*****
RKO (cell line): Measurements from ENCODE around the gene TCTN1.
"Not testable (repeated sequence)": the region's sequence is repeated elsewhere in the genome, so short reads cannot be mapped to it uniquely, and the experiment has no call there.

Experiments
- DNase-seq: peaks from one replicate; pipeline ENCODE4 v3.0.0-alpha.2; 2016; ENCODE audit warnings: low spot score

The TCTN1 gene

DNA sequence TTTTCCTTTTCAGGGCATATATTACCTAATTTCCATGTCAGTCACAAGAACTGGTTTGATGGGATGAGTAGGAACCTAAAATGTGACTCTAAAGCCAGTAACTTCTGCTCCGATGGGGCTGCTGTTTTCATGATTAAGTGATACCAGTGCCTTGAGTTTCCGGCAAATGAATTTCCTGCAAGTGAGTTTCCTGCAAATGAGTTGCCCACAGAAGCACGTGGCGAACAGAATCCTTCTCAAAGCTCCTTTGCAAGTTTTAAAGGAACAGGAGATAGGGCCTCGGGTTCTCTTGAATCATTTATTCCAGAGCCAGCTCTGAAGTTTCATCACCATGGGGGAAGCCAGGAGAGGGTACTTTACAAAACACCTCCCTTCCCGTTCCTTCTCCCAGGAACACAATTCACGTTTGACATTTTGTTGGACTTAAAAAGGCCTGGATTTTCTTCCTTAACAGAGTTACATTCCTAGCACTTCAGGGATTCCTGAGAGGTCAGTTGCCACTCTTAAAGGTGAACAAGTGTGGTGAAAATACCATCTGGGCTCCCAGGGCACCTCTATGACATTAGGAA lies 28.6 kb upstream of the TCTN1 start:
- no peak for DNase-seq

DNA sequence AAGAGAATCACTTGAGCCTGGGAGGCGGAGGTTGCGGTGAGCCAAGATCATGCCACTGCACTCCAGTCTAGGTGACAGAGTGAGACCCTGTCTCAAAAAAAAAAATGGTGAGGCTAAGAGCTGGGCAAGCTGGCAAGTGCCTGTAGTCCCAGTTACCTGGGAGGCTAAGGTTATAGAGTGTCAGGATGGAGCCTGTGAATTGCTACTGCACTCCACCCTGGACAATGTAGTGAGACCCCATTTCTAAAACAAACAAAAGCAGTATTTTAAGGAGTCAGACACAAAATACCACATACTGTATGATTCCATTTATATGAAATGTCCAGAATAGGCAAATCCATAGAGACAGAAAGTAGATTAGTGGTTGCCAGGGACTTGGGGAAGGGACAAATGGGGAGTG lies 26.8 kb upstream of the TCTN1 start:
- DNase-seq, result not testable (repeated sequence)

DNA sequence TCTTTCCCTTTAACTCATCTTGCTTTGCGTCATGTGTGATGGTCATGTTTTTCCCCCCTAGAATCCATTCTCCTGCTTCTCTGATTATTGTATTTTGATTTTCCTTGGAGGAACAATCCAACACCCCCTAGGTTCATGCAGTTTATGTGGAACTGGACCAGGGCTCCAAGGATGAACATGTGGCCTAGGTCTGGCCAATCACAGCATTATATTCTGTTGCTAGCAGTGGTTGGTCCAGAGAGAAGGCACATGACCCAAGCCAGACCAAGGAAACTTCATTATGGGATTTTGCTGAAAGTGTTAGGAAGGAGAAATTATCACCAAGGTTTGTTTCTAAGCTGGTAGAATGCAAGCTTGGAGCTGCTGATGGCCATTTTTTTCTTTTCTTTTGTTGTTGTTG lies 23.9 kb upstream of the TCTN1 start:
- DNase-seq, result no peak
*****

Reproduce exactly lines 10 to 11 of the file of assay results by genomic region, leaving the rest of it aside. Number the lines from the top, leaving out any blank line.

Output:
DNA sequence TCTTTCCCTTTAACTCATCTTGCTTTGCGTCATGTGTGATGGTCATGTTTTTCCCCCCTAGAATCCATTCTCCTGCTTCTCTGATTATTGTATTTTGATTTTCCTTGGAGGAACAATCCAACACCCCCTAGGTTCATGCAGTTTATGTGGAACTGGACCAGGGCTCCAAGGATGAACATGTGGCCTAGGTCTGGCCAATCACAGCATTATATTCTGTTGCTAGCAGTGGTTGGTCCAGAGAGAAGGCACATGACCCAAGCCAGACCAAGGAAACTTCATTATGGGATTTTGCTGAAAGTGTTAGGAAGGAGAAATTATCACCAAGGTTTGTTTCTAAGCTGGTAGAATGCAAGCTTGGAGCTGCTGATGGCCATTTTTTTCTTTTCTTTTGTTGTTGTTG lies 23.9 kb upstream of the TCTN1 start:
- DNase-seq, result no peak